Hands on Review: BN-Link Digital Two Stage Temp Controller – Fermentation & Kegerator

This review is by Homebrew Finds Contributor Brad Probert.  Brad is an engineer, expert homebrewer and experienced reviewer.  Grab a link to Brad’s website at the end of this review.

BN-LINK Controller

BN-LINK Is a relatively new company, with its parent company Century Product Inc being founded in early 2014. The specific brand BN-LINK was created in 2019. And throughout all of this time, they’ve focused on the home electronics market with switches and smart controllers of various types. For homebrewing, there are probably some creative things you could do with some of the smart outlets or timers, but the most direct homebrew-use tool is the temperature controller.

The two-stage outlet controller has two outlets, one for your heating element, one for your cooling element/pump. The power rating is up to 1875W, which is a higher rating than even most All-In-One brewing units. The functional temperature range of the controller is from -40F to 176F, so you might be able to use it for heating strike water or for mash control, but it definitely shines for fermentation control. It has adjustable resolution, so you can set your target temperature in either full degree increments or 0.1 degree increments. It comes with a temperature probe with a nearly 6-ft long cable (71 inches). The probe is waterproof, but the controller is not, so make sure you keep distance between your probe and the controller. The display shows you both the current temperature and the target temperature you have set.

Controller and Probe

With two outlets, you plug in both your heating and cooling device at the same time. You set your target temperature and then a Cooling Differential value, which just says how warm above your target temperature before it kicks on the cooling device. Likewise, there’s a Heating Differential value, and you decide how cold you’ll let the probe measure before kicking on the heating device. The controller also has a programmable alarm you can set to alert you if it gets too hot, or too cold. There’s an overload reset switch in case you accidentally send too much current through it- designed to trip the switch instead of burn out the circuit board. And the last bit of functionality is a compressor delay, which sets a minimum amount of time for the compressor to be off before it switches on again, to protect the compressor of your cooling device from switching on & off too frequently and damaging it.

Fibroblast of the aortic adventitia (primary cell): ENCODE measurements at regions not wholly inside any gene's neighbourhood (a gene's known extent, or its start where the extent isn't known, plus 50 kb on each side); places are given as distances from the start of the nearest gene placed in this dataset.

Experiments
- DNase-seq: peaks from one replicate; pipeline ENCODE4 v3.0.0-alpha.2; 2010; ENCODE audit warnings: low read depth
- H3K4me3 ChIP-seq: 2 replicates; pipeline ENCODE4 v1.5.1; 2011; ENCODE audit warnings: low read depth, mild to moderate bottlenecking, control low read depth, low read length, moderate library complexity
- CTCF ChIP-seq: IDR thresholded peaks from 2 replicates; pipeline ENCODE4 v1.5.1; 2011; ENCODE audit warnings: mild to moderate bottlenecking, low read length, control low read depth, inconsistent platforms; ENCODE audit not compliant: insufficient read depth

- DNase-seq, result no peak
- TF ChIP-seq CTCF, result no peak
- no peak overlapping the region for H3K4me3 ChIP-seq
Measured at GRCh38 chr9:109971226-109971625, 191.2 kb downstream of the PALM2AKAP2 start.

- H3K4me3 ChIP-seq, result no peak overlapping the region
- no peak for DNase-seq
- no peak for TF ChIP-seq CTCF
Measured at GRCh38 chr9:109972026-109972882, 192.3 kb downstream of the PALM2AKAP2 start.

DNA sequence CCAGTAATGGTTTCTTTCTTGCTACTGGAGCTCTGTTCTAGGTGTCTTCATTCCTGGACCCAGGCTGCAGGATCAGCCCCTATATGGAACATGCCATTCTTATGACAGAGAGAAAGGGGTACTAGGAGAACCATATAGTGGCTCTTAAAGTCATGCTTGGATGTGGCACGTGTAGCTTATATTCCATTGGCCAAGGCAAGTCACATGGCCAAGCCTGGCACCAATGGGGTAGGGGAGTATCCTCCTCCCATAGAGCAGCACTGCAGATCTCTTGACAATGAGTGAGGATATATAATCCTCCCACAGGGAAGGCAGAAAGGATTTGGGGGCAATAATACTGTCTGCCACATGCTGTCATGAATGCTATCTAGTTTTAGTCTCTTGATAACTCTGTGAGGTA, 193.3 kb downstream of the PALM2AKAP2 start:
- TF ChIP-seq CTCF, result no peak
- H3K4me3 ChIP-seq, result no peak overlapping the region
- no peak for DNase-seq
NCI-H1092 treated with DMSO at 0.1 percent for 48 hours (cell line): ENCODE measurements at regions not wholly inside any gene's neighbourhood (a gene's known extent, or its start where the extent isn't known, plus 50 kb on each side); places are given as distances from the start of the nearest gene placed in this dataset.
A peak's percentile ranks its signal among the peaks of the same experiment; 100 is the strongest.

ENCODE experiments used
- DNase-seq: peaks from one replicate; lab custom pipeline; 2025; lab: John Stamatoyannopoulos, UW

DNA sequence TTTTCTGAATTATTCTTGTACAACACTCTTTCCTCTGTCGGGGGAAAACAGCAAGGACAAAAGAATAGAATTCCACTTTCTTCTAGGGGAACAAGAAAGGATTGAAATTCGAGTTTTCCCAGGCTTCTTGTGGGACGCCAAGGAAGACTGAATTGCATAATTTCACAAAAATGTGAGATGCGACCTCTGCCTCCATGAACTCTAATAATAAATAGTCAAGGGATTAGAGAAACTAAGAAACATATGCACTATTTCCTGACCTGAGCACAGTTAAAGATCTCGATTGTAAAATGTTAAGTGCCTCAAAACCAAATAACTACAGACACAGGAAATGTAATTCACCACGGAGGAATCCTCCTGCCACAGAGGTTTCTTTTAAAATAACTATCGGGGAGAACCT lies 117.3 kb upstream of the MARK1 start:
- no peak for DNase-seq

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Hands on Review

I have several Inkbird ITC-308 temperature controllers I use for fermentation, and I also have an Auber TD130. I found the BN-LINK was the ideal mix between these two. It was the price of the Inkbird (~50% of the cost of the Auber), but had temperature control stability like the Auber.

Controller in Action

The functions/features of the BN-LINK were essentially the same as all of these controllers, so it had everything I was looking for. But one key feature it had was the ability to adjust the target temperature resolution from every 1 degree F down to every 0.1 degree F. With that, I could set the Heating and Cooling Differentials to 0.5 degrees instead of 1 degree, which had the heating or cooling operate in a much tighter band around the target temperature.

BN-Link Controller Temperature Plot via TILT

The result was very impressive fermentation temperature control. Running my other temperature controllers, I would get much bigger temperature swings. Using my Tilt temperature reading as the gauge on 4-gallon batches inside FermZilla AllRounders, the BN-LINK held temperature within 0.5 degrees F total variation, which is impressive since the Tilt has +/-1 F degree accuracy. In comparison, my other fermentors on this same trial had a variation of up to 8 degrees with a sawtooth pattern of overshoot and undershoot from my Inkbird controllers. Maybe you could argue that the temperature swinging continually up & down isn’t really that significant, but if you have the ability to have essentially flat temperature control, there’s really no need to debate or speculate.

BN-Link Controller vs Inkbird Controller. Inkbird ITC-308 Controller Temperature Plot via TILT

The controller worked without glitches or any weird electronics problems. Of course, I only used it on a handful of batches for this review, over a couple of months, so I don’t have any data on long-term durability. Part build quality seemed good, though.


Fermentation temperature controllers are a fairly unexciting piece of brew gear. So you don’t want to spend a lot of money on them. But of course you still want them to function well. My experience with the BN-Link controller is that it performs better than most of my current temperature controllers, but at the same reasonable price. So if you need to replace a controller, or are simply looking for something with more stable temperature control, the BN-Link controller is worth checking out.

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Related: Homebrew Temp Controller Roundup! – Kegerator and Fermentation – concepts, applications and models

More Photos:

Closeup of Controller FaceSuction Cup to Hold Probe for Air Temperature Measurements

Inkbird ITC-308 Review

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By Brad Probert.  Check out Brad’s website – beersnobby.com

Make sure the components you use are compatible and rated for your intended application.  Contact manufacturer with questions about suitability or a specific application.  Always read and follow manufacturer directions.

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